Sunday, April 29, 2012

Khidki kholo andolan!

Corporate offices started the trend. Government and public sector offices caught up with it. And now even educational institutions and homes are following the pointless practice. I call it the 'cocooned-indoor-syndrome'.

By constructing closed and cocooned work-places - where you don't have a sense of day or night - the trend-setters i.e. the employers probably expected you to work away without concerns of passage of time. But for heaven's sake, I hope they realized that most of us have at least five different ways - own watch, cell phone, corner of the desktop, co-worker's watch and hunger - of finding out what the time is. Once the trend is set, you always have hordes of followers who actually don't know why they're doing it but will still do it convincing themselves with excuses like 'higher standard of living', 'progress', and 'development'.

When you have so much of natural light available during the day, why does everyone keep themselves locked inside dark dungeons that need (read waste) thousands of valuable watts trying to light up the work-space?

But yes, lighting takes up only peanuts of power when you compare it with the most gluttonous of all electrical loads - the air conditioner. So the idea is you make your work-space air-tight and then install air-conditioners to heat the surroundings of the building (well actually, may be to cool the indoors so that people inside can use suits, jackets and shawls) well enough so that people coming from outside crave even more for the air-conditioned interiors. In most cases, ceiling fans are more than enough. How about planting lots of trees around the building and opening all the windows? Why not take care of cooling and ventilation in a much more economically and ecologically saner way?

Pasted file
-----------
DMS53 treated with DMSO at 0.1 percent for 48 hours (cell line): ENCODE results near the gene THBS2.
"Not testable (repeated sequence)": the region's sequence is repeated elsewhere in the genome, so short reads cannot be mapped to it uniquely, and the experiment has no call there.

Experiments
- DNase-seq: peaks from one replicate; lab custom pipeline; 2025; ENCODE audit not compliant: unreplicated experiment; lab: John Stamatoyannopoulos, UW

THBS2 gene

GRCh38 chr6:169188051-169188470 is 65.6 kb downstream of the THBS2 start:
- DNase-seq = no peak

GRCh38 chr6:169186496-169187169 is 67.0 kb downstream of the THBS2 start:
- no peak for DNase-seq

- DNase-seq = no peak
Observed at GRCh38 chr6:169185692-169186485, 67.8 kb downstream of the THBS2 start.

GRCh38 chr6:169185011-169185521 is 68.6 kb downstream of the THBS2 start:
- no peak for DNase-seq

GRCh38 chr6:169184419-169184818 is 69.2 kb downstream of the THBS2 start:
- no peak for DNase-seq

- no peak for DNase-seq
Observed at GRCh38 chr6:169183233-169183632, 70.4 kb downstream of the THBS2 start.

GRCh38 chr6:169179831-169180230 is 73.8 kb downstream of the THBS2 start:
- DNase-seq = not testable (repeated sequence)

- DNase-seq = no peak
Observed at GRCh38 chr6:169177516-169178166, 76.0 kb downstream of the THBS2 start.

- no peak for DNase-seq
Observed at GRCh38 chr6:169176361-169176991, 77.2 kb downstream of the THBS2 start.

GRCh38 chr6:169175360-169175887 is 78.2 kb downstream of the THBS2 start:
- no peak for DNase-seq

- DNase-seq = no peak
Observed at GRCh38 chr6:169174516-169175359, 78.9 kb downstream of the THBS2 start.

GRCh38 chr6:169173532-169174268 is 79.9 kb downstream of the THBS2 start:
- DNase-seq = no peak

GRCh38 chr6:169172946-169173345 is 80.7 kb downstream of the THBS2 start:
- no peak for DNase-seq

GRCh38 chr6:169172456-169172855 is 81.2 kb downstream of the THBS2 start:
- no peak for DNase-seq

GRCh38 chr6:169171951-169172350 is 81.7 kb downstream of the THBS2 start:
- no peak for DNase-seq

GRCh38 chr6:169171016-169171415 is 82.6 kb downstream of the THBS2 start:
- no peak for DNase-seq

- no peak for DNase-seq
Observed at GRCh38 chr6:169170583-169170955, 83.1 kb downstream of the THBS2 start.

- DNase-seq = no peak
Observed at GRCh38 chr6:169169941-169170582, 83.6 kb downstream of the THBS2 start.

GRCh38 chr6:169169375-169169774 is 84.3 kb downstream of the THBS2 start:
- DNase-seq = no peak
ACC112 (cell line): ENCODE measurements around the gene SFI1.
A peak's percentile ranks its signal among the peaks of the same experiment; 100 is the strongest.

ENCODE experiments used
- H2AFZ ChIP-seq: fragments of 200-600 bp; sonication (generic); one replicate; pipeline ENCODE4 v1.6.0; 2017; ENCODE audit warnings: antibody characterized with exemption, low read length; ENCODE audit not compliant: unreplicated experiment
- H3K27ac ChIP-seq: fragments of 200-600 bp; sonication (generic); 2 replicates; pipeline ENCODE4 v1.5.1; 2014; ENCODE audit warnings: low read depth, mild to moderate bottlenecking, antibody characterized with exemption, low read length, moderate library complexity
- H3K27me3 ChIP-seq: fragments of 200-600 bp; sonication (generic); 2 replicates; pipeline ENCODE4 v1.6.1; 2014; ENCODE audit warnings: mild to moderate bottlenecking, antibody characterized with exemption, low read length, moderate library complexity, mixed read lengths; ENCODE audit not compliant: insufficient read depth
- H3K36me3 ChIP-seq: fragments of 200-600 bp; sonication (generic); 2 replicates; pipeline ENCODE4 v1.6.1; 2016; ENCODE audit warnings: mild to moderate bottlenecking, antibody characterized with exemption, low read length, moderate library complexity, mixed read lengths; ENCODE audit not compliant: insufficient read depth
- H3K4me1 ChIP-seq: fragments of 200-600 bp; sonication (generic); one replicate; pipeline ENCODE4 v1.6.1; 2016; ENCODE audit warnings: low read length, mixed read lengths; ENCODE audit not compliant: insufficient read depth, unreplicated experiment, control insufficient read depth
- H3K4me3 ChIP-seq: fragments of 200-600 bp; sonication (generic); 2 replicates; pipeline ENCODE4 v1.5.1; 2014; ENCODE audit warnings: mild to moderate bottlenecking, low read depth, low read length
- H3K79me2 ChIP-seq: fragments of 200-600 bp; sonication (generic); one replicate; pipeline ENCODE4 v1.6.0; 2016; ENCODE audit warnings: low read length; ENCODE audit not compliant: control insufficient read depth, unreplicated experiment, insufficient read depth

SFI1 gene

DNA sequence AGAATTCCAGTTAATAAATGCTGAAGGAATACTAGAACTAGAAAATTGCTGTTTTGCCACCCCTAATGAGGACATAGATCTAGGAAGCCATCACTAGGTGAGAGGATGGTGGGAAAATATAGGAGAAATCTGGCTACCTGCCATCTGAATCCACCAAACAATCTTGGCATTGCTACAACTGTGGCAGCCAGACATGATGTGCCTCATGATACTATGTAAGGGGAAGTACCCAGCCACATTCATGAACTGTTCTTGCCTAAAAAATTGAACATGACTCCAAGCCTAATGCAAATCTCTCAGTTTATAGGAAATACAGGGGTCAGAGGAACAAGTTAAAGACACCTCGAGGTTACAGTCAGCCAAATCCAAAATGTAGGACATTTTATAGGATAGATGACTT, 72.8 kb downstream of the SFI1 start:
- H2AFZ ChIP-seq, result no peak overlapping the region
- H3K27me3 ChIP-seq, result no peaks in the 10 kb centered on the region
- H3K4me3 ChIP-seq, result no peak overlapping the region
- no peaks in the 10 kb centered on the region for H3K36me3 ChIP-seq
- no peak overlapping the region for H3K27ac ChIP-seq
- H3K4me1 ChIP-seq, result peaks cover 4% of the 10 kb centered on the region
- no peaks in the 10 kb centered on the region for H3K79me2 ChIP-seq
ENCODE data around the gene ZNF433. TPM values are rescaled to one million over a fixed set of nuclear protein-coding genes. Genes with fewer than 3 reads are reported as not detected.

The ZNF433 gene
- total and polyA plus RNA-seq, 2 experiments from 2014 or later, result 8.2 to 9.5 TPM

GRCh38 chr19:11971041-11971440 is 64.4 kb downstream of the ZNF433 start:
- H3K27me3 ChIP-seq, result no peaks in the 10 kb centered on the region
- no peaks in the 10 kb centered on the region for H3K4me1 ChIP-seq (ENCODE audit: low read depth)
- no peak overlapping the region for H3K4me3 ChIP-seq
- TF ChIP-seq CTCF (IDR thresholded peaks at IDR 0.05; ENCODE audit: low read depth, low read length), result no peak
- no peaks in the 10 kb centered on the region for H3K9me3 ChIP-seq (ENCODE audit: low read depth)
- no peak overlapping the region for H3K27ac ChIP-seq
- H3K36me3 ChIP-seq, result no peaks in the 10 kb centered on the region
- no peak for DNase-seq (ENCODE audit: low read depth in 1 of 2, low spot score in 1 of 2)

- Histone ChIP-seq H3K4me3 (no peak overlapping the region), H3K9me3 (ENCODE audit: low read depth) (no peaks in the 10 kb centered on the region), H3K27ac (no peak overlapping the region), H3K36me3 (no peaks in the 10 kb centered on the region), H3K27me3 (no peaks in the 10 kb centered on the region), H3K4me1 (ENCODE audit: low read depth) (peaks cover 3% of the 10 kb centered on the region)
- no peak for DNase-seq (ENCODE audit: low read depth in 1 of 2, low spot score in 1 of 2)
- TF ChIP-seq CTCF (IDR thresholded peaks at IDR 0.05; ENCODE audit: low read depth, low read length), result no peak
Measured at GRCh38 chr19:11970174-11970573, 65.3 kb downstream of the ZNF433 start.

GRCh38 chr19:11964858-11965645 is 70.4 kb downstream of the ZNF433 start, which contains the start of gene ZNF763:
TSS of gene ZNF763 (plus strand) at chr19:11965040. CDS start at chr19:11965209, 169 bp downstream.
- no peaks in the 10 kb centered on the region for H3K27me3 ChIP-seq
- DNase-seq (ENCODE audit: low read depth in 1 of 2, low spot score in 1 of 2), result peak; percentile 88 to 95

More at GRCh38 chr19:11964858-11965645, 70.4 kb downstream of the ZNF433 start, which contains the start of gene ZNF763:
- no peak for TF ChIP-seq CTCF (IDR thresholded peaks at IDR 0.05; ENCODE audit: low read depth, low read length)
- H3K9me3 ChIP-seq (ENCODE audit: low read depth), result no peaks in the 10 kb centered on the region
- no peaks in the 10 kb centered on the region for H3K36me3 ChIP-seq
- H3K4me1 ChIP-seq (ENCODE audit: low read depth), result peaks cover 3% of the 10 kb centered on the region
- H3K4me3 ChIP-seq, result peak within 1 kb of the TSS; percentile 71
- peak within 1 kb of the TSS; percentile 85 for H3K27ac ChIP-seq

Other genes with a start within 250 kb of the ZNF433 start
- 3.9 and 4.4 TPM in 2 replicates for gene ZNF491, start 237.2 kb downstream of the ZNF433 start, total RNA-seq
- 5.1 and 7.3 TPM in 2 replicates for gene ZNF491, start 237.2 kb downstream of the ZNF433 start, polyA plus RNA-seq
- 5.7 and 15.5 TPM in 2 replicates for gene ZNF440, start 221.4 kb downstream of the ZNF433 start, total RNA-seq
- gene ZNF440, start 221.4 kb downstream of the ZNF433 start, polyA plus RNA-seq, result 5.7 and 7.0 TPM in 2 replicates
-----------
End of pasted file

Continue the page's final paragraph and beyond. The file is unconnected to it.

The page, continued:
The cynics say "Can you bear 40 degree Celsius?". I answer "It certainly is difficult. But, if I don't bear it now and give in to AC's, I might have to bear 50 degree Celsius within a decade!". If you feel for the cause, do join the 'khidki kholo andolan' (losely translates to 'the open-your-windows movement').

[Disclaimer: Most of the above arguments hold for hot countries like India and not for cold countries]


  1. That was one enlightening post! I hate it when people (in homes too) keep the light on even during the day. Yes, we never give a thought to the day in the not too distant future when we will have no electricity or even atmosphere!

  2. Lalit, on a similar point as yous;
    many times when I drop-in to friends' hostel rooms or staff rooms or many a classrooms*, I find their windows shut and doors not left open. Being used to cross-ventilation (thanks to my dad's constant insistence on this), my nose immediately recognizes lack of fresh air in their rooms.
    On your point, architects at many developed places have started thinking about green buildings; using natural lighting and air-conditioning effects; re-using drained water; I ensured we used flyash bricks during when our house got reconstructed last year.

    *Can't help but express surprise at the eccentricity of some staff using air conditioners in the CEDT seminar room. Do we need A/Cs there? Charity begins at home. Can we do something?

  3. Lalit, I am totally with you on this ! I too think that opening windows is necessary , and will be great if this move is adopted everywhere :-) Awesome post ! ..

  4. @ zephyr: Thanks for taking the time to read and comment. "Khidki kholo" will be all the more effective if people think of bigger windows while constructing their houses.

    @ Deepak Malani: Hope the green-building culture catches up with everyone soon. Great that you ensured use of flyash bricks for your house construction!

    @ Karthik: We can try and persuade others to jump into this practice!